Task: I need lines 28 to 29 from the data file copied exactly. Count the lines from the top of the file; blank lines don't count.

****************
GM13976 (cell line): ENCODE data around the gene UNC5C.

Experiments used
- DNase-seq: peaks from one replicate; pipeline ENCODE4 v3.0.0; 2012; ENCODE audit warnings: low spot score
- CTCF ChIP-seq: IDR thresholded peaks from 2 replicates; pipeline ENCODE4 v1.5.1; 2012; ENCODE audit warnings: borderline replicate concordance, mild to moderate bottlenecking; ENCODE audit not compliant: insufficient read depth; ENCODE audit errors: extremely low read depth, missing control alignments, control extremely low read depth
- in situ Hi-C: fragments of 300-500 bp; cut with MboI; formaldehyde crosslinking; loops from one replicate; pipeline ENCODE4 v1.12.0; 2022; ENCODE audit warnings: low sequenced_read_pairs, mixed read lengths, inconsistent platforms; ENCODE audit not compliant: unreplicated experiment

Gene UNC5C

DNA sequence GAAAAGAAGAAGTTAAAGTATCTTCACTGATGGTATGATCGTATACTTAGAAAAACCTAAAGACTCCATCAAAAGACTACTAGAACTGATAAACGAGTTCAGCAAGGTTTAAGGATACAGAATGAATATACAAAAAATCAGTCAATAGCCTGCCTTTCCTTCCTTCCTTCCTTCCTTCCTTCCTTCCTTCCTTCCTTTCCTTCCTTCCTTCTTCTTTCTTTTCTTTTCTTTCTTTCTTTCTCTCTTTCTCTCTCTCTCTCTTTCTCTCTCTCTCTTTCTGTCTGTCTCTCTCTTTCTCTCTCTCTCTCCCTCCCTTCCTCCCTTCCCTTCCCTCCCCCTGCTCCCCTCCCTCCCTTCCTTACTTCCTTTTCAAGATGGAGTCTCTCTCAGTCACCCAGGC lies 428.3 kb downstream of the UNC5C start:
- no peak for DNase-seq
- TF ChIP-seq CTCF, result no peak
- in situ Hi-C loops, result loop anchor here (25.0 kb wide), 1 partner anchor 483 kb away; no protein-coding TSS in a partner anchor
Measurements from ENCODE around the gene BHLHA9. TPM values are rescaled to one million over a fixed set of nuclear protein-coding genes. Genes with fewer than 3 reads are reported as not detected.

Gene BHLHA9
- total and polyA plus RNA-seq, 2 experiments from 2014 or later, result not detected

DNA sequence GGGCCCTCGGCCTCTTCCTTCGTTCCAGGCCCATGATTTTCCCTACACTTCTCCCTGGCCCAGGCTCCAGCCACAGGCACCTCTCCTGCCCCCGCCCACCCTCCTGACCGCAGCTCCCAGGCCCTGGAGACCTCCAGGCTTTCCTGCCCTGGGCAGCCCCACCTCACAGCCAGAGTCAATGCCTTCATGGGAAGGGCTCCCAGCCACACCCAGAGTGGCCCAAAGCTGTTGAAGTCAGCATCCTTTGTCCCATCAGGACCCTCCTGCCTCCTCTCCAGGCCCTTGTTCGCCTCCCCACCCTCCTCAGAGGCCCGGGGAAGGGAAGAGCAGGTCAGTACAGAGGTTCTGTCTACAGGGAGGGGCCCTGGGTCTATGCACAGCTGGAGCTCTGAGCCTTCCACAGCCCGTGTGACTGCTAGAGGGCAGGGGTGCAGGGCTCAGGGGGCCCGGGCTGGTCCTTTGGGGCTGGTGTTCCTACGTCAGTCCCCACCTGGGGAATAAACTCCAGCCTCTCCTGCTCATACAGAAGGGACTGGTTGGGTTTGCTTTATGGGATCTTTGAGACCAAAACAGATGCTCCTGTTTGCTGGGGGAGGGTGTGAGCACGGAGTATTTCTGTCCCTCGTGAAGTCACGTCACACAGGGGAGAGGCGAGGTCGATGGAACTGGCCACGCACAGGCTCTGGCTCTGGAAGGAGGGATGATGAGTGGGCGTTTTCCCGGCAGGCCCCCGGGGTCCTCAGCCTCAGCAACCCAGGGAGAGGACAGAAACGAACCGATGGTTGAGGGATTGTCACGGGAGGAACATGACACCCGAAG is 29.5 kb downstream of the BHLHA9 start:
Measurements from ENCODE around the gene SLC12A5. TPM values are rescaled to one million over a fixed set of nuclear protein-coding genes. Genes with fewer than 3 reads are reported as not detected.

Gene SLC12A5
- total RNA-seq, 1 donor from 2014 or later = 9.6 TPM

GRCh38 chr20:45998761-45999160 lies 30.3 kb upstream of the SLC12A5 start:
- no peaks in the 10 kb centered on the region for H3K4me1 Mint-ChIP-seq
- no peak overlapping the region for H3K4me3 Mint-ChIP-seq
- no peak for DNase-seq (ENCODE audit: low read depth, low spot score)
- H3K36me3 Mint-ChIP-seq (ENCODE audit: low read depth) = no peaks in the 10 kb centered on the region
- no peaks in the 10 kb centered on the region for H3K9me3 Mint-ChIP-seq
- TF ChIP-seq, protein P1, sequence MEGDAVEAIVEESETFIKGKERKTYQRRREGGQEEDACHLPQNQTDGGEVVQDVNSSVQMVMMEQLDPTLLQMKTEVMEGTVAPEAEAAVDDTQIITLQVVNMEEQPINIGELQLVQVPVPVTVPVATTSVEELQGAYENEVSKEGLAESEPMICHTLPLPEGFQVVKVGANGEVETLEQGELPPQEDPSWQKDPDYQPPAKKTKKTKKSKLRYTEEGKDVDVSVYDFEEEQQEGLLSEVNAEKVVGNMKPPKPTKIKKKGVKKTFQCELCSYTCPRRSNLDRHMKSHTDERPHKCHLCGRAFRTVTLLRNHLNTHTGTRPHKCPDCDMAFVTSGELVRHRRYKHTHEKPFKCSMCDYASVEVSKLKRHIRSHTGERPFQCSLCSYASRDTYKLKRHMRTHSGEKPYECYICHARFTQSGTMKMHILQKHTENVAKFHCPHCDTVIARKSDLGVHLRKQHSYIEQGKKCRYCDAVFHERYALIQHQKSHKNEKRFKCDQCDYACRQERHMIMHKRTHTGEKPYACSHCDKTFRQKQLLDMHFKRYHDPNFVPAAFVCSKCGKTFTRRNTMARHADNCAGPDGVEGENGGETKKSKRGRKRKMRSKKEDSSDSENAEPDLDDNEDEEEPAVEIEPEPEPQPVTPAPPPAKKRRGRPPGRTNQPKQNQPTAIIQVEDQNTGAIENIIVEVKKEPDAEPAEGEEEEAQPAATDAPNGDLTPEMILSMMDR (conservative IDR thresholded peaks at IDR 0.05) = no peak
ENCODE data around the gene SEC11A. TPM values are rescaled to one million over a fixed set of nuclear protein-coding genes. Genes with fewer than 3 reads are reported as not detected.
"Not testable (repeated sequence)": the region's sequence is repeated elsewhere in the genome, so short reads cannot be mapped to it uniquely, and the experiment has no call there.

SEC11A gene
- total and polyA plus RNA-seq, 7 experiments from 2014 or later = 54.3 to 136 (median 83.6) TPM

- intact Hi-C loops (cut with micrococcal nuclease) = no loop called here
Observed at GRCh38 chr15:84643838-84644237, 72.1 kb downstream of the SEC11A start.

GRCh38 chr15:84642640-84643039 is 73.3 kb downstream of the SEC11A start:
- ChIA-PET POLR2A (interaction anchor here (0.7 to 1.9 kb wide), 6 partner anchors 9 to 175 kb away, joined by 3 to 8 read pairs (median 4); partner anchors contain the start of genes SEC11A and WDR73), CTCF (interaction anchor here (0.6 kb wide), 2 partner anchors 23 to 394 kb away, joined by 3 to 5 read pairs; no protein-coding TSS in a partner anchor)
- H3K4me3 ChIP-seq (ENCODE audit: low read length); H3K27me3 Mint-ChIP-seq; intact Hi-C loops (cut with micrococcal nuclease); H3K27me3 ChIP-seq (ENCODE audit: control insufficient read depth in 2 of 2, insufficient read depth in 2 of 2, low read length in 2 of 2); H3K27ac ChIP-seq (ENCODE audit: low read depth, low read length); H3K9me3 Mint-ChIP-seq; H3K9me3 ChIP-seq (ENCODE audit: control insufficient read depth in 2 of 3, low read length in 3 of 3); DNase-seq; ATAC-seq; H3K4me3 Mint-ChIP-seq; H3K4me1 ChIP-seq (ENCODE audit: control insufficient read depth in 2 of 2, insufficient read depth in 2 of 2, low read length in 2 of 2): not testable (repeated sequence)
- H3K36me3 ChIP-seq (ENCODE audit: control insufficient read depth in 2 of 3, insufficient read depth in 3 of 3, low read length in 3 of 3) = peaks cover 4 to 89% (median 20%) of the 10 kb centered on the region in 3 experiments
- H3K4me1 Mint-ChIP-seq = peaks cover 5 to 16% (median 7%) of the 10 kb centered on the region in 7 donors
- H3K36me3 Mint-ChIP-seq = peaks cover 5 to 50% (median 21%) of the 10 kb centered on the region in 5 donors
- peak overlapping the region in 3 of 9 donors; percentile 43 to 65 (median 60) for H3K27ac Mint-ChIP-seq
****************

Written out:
- total and polyA plus RNA-seq, 7 experiments from 2014 or later = 54.3 to 136 (median 83.6) TPM

- intact Hi-C loops (cut with micrococcal nuclease) = no loop called here